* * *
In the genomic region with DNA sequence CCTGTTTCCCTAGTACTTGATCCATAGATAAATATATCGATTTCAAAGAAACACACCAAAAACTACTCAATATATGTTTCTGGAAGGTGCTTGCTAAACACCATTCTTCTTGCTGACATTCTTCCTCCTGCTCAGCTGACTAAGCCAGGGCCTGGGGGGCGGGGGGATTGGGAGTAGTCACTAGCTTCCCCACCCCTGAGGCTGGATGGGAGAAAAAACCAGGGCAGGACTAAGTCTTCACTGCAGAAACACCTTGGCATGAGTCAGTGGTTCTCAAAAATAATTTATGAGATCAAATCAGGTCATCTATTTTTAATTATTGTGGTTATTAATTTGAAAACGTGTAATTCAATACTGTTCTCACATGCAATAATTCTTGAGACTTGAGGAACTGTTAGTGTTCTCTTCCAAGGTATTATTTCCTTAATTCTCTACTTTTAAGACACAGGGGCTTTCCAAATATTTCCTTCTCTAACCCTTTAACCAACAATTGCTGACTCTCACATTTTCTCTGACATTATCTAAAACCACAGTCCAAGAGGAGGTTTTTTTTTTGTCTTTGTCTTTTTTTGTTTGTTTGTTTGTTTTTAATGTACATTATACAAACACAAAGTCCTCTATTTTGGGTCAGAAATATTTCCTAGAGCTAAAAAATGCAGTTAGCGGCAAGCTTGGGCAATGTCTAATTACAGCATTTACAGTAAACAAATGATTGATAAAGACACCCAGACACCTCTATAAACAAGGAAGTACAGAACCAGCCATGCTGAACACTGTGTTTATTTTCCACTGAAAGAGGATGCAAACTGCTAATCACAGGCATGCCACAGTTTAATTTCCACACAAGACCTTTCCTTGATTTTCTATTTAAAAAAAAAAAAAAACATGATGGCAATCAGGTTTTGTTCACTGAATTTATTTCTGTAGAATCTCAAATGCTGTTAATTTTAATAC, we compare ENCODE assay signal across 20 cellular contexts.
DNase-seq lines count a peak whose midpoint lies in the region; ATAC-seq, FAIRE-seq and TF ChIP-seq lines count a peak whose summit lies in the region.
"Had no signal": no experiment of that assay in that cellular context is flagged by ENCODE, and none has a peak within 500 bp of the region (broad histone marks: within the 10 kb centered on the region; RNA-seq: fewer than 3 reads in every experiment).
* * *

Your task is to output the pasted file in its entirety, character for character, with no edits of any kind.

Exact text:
In the genomic region with DNA sequence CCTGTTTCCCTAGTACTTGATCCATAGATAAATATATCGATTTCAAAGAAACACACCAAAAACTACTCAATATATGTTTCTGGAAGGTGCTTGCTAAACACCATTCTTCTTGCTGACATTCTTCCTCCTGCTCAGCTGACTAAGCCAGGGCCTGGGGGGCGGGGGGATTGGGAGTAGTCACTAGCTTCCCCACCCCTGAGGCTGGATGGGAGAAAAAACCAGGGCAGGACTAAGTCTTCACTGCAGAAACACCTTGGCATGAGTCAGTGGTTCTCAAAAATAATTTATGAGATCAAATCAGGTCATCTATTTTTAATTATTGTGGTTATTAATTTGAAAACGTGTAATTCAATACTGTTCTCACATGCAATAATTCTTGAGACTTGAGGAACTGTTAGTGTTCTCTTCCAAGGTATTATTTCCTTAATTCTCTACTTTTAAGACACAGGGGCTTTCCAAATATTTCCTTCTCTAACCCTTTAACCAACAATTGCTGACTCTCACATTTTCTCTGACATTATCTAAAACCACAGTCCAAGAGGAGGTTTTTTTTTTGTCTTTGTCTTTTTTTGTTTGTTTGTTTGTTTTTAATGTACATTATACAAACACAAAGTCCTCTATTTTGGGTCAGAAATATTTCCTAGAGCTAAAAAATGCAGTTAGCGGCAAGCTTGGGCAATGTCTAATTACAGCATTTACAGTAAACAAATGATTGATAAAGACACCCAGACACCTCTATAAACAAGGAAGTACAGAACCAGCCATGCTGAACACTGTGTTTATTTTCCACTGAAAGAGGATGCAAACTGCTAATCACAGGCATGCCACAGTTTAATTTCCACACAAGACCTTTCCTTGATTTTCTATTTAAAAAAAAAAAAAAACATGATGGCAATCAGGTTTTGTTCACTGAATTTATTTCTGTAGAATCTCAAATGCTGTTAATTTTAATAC, we compare ENCODE assay signal across 20 cellular contexts.
DNase-seq lines count a peak whose midpoint lies in the region; ATAC-seq, FAIRE-seq and TF ChIP-seq lines count a peak whose summit lies in the region.
"Had no signal": no experiment of that assay in that cellular context is flagged by ENCODE, and none has a peak within 500 bp of the region (broad histone marks: within the 10 kb centered on the region; RNA-seq: fewer than 3 reads in every experiment).